That early September storm that took down trees, and electrical lines along with them, got us searching for the oil lamps. Almost an entire day and a whole night sans power tested our patience with light switches that refused to respond, and our ingenuity, as well as the consistency of the ice cream slowly turning to mush in the freezer compartment of the refrigerator. Yet all around us private home generators hummed and rumbled throughout the lengthening night.

Not exactly Luddites, nonetheless we seem to be the lone holdouts in our neighborhood without emergency electricity. And as I struck the match to light that old oil lamp, I thought of the elderly man from whom we had bought a replacement burner for that very lamp a few years back. He led us to his workshop, where he had a treasure trove of parts for oil lamps, and he knew right off which was needed for our burned-out one. I surmised he must be gone now, and wondered who would take his place to supply oil lamp parts.

As I sat, comforted in the glow of that lamp barely lighting up our little barn and throwing intriguing shadows on the beams above, I suddenly realized that there really wasn’t any market for oil lamp parts at all anymore. It sadly dawned on me that I was probably the only person in our neighborhood who was lighting an oil lamp as the night fell. Brightly lit windows were all around, and inside those windows no one was experiencing the warmth and simple joy and comfort of an oil lamp lighting up the darkness. Well, yeah, their ice cream wasn’t melting, but nevertheless I think they were missing out on something special.

Meanwhile as all this was going on, outside in my little yard several bags of seaweed sat patiently waiting to be spread on the raspberries and around the roses and a few other select plants. My reverie about the oil lamps got me thinking about that seaweed as well. I’ve long promoted the benefits of seaweed for the garden — a free source of trace nutrients ((such as iron, copper, zinc, boron and manganese) that are readily absorbed by plants. Brimming with trace minerals straight from the sea, seaweed can be considered a broad-spectrum fertilizer. As a bonus, scientists have found that seaweed contains hormones that can stimulate plant growth. One report states that: plants in seaweed-amended soil grow faster and larger than plants in soil with a comparable amount of conventional fertilizer. And when worked into the soil, seaweed can improve aeration and soil texture.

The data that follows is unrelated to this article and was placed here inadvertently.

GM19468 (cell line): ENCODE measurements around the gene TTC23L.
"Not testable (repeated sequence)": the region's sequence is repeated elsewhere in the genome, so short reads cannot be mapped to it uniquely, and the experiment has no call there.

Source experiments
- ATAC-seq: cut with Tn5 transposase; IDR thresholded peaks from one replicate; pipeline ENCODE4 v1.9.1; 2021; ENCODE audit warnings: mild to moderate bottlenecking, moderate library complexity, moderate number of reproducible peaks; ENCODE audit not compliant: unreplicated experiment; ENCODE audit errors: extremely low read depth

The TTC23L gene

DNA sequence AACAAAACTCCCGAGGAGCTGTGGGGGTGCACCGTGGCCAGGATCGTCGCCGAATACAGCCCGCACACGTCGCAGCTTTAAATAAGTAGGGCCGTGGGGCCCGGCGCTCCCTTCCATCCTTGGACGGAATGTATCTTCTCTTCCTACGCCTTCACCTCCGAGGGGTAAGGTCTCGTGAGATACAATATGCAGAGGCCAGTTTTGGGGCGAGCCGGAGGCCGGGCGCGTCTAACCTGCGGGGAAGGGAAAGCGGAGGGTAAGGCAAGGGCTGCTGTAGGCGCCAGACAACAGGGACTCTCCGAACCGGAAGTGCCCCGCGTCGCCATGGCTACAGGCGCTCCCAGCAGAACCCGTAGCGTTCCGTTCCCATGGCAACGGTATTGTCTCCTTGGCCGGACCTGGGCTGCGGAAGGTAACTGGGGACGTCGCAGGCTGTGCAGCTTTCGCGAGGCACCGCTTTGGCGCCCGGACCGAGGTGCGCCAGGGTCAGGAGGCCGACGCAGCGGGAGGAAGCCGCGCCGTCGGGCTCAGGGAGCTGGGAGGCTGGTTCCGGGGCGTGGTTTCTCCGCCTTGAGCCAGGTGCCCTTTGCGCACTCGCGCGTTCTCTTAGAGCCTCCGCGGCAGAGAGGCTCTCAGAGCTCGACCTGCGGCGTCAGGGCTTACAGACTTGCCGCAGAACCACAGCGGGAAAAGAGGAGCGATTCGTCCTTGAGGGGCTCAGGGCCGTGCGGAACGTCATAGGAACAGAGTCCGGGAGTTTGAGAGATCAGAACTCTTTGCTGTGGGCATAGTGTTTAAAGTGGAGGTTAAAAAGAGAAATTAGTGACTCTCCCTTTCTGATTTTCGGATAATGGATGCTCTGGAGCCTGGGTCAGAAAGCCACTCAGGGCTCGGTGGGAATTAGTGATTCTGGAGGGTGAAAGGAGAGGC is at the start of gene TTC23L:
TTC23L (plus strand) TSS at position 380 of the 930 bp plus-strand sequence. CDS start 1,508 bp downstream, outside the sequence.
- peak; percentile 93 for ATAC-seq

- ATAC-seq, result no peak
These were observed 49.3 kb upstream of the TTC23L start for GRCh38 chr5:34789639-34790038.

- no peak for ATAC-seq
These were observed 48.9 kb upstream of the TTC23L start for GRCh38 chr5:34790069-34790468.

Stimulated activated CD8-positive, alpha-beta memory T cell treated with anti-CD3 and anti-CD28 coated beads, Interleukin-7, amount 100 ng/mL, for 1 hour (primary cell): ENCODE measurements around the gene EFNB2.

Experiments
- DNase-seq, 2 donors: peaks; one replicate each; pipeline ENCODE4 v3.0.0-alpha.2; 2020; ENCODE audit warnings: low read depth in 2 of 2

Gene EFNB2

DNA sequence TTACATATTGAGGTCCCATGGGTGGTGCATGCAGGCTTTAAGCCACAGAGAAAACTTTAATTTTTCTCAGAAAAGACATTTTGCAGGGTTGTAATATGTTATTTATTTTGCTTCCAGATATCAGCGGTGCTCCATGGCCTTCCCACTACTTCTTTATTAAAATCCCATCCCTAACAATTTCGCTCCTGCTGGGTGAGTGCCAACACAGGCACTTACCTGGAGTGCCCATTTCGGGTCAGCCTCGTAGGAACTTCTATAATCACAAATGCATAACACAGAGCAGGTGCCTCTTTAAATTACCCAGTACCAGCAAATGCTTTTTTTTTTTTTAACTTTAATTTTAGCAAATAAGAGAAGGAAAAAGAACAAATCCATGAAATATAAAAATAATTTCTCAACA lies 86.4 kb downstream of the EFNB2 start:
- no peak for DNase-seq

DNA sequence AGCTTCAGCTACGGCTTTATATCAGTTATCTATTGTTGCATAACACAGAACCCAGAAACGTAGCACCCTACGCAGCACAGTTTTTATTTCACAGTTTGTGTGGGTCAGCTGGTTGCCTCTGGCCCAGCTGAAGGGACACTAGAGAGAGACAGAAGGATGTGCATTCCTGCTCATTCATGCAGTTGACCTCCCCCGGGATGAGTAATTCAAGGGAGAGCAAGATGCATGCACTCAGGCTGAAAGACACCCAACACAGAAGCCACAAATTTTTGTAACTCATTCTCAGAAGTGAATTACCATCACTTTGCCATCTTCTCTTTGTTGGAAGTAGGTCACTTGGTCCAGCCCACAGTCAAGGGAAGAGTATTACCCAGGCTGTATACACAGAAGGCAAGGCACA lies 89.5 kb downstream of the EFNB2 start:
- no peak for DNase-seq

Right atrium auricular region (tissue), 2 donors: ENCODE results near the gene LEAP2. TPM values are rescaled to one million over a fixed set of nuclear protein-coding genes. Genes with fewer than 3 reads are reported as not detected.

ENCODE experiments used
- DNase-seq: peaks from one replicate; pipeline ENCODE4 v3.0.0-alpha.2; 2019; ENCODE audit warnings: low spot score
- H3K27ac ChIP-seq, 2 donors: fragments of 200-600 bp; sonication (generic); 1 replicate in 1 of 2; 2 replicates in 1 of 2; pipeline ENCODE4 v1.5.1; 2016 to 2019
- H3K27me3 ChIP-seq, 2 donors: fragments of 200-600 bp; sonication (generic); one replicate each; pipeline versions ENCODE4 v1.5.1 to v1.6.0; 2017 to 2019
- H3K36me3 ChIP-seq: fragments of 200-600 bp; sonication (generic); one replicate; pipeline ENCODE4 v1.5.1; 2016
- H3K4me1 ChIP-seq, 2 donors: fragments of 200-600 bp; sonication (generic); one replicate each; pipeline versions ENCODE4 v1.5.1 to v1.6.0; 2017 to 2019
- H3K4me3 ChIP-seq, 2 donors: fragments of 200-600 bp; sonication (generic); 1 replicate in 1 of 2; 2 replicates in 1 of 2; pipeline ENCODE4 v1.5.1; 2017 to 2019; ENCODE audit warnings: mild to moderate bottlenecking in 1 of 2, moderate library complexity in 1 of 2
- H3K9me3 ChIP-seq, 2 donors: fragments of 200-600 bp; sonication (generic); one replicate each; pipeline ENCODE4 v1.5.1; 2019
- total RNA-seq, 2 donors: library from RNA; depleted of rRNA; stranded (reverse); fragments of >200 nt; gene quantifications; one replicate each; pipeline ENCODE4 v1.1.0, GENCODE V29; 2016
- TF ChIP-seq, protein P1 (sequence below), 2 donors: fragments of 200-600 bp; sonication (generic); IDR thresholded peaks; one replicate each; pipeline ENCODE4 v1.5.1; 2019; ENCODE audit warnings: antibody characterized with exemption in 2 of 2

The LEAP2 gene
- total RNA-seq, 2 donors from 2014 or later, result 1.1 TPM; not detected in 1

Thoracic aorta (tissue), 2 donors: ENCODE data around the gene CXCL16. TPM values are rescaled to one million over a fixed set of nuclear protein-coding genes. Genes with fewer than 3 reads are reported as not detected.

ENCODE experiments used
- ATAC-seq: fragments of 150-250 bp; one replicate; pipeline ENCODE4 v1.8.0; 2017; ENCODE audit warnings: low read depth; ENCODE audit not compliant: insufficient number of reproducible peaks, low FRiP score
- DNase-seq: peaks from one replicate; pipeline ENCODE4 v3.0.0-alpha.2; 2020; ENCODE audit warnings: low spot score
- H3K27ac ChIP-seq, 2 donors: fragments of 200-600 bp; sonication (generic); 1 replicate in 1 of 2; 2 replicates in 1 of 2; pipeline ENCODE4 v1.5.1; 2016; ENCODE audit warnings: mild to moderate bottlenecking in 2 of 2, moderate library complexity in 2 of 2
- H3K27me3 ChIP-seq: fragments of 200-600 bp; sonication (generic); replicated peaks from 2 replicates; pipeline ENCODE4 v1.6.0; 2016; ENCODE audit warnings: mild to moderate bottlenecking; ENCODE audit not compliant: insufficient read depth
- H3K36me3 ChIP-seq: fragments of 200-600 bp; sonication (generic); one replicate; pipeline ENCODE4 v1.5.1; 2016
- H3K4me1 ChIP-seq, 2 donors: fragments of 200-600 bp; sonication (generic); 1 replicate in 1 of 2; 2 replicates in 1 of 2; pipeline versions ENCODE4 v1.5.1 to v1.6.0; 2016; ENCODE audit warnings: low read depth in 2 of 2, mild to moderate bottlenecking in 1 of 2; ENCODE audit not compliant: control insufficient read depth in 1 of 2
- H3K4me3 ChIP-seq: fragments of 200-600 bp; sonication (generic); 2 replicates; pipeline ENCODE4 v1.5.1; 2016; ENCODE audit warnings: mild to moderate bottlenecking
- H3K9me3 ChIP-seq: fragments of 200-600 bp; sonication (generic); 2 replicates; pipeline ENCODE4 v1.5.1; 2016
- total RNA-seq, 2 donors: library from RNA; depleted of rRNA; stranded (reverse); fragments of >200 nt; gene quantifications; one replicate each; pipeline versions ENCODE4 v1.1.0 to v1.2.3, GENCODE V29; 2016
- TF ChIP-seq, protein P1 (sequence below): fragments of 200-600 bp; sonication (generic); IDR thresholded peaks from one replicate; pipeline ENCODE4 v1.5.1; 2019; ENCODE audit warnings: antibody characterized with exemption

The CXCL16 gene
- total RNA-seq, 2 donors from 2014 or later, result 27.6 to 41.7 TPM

All garden plants love seaweed, anything from from ornamentals (roses adore seaweed) to vegetables, especially fruit trees, berries and herbs benefit from the addition of seaweed, either directly to the soil or in compost. Being low in cellulose, seaweed breaks down quickly. Seaweed can actually repel slugs and insects, and possibly prevents disease, too. According to one fact sheet from Maine Organic Farmers and Growers Association: “Some scientists believe that seaweed has developed antitoxins to fend off bacteria and viruses in the ocean. In the gardens, these antitoxins interrupt the reproductive cycles of some insects and appear to repel others. Seaweed also reduces fungi when applied to plants or soil.

"In tests at the University of Maryland, seaweed meal reduced soil nematodes in turf grass plots. Clemson University studies showed fewer aphids and flea beetles on foliar threatened plants, and other studies showed resistance to spider mites and scab. In Clemson studies, fruits and vegetables treated with seaweed didn't grow mold and thus had a longer shelf life.”

But what seaweed does not contain also makes it great for our gardens. Seaweed does not harbor insect eggs, plant diseases or weed seeds, and no, you don’t need to wash it before using.

While gathering seaweed can be a chore, I’ve always enjoyed the idea of making use of this free resource. But like my old oil lamp, I expect not everyone today wants to go to the trouble of gathering seaweed. And for those folks, I’ve got great news. These days anyone can buy dried and pulverized seaweed to spread — no slippery strands, no muss, no fuss.

I was introduced to the regionally-produced product Ocean Thrive at a festival celebrating all things seaweed in Rockland last summer. For more information, and where to find Ocean Thrive, contact Source Maine: Apply it at the rate of half a pound per 25-foot row or a quarter of a cup per square foot. Your gardens will thank you for it.